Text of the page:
Living things acquire a tolerance of drugs, demand more and more and more to sate their appetite. Drugged meat had lulled the Thing, and the rain of drugs from circling planes had kept it torpid, soothed by the slow lap of brine against its gelid flanks, dreaming of future feasts. Now as the waters sank and the sun beat down on its naked bulk, the vast Thing roused. Like a great green slug it crept over the white thread of the Beira Mar, into the city of jewels. Buildings crumpled under its weight, walls were burst by the pressure of its questing pseudopods. Into the pockets of the hills it crept, over the broken city, and behind it on the summit of Sugarloaf was frantic activity. Nicholas Svadin's puffed blue hand pointed, and where he gestured a ring of fire slashed across Rio's far-reaching avenues, barring the exit to the sea. Slowly the zone of flame crept inward, toward the empty harbor, and before its fierce heat the Sea-Thing retreated, grinding the city under its slimy mass. Little by little it roused—its ponderous motion became quicker, angrier. Little by little fear woke in it, where fear had never been—fear of the little gabbling human things that stung it with their puny weapons. It lay like a glassy blanket over the ruined streets of Rio—a knot of twisting serpent-forms craving the cool wet blackness of the deep sea. Before its awakened fury the wall across Rio's harbor would be like a twig across the path of an avalanche. Its fringe of lolloping tentacles dabbled in the salt-encrusted pool that was all the pumps had left of the Bay of Rio, and in minutes the rippling mirror was gone, sucked into the Sea-Things' avid mass.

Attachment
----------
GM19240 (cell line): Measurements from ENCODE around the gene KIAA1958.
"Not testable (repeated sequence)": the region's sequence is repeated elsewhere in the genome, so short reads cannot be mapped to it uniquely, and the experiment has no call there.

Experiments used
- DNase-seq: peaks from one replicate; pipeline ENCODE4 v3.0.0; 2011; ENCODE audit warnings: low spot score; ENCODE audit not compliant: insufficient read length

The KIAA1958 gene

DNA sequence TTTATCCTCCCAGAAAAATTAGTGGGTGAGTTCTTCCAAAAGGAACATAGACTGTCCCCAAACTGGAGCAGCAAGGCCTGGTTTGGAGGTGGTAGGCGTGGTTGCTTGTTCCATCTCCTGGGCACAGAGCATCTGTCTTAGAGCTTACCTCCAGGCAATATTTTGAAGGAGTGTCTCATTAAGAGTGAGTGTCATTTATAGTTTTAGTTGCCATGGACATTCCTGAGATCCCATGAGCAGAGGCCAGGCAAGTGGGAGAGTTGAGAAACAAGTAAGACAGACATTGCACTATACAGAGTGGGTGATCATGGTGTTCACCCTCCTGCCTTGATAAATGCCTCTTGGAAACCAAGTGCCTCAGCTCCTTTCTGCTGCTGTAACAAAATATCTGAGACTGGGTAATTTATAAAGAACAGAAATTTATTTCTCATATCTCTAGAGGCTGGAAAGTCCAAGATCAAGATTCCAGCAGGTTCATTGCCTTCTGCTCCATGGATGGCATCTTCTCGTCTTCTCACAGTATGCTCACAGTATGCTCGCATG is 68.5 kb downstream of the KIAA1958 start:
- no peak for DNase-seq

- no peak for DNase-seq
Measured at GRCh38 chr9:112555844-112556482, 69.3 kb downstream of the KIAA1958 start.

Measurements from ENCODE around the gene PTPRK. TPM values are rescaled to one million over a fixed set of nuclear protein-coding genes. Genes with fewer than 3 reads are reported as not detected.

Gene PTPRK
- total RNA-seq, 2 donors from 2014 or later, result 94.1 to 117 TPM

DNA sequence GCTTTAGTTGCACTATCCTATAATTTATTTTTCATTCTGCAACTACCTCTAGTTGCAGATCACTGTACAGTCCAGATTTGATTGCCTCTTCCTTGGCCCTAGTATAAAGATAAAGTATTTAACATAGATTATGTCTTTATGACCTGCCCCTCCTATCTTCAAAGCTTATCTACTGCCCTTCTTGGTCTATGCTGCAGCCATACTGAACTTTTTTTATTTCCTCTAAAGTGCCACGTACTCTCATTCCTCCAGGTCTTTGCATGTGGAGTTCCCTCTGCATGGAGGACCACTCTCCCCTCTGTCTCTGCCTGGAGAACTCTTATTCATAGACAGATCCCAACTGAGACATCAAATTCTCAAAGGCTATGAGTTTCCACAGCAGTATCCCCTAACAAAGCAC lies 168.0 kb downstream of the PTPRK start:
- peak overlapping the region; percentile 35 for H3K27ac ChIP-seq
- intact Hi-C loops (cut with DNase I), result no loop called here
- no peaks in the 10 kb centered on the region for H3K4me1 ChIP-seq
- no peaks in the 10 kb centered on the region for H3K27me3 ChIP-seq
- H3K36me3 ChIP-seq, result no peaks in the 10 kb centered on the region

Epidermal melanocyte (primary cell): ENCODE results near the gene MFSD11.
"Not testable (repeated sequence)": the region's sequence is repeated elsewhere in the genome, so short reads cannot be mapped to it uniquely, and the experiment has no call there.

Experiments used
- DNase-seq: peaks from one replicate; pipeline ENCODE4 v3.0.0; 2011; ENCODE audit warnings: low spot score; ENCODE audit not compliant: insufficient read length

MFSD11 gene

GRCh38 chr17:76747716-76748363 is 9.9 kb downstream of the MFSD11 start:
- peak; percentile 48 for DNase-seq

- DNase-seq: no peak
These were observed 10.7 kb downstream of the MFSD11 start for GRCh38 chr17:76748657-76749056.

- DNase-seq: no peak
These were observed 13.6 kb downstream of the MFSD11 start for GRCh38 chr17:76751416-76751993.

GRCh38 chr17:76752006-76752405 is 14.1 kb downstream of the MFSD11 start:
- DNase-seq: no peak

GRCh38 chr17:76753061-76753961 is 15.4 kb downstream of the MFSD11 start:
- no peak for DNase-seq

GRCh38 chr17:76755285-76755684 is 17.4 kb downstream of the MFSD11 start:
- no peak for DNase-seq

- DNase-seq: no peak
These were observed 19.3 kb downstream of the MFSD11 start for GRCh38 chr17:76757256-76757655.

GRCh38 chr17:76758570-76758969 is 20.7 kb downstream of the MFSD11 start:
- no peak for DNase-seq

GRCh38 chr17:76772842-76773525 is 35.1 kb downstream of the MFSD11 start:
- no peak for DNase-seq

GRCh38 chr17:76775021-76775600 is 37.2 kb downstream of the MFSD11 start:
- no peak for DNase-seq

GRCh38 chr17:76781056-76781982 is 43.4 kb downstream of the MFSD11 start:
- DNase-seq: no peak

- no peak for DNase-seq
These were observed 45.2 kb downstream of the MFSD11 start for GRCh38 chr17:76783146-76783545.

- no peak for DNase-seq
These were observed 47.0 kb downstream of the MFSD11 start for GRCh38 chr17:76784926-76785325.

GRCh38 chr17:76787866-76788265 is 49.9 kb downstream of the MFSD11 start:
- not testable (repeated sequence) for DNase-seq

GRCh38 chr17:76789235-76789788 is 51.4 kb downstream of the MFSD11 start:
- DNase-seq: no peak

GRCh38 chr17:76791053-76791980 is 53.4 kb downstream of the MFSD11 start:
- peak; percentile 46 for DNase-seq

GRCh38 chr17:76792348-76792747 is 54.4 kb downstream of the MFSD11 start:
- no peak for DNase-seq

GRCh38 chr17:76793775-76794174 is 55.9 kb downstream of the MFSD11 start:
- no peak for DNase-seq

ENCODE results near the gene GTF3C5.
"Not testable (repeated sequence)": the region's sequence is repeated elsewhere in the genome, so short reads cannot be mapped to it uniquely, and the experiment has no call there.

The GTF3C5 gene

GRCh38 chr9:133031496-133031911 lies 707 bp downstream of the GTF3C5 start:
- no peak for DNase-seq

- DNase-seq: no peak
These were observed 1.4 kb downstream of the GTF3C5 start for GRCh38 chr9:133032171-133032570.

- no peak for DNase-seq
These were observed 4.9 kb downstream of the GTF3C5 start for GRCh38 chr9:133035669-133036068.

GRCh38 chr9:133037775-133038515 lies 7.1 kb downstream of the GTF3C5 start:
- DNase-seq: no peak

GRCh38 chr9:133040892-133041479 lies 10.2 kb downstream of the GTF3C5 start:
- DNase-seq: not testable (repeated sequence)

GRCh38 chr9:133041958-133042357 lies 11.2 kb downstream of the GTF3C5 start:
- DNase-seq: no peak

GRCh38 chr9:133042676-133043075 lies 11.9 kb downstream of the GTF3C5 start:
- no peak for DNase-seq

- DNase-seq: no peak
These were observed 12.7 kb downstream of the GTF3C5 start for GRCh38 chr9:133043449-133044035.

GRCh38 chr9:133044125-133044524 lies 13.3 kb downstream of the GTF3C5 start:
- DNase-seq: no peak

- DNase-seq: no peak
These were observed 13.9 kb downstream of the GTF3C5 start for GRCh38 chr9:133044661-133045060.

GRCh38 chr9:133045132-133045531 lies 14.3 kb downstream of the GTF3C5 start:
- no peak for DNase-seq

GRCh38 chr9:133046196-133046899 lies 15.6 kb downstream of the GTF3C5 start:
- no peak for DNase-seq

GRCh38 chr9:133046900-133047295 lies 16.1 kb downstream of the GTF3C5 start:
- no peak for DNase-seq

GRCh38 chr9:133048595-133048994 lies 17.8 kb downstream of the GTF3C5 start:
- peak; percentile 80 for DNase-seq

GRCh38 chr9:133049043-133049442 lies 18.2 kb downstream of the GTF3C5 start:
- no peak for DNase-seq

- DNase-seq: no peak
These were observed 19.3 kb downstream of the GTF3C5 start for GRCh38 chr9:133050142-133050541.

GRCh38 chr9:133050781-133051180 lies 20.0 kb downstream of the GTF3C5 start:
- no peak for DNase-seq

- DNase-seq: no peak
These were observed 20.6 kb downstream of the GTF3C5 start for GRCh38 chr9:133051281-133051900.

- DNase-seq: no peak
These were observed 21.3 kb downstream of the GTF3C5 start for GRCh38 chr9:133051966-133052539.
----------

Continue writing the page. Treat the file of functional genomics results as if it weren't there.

And then Svadin struck.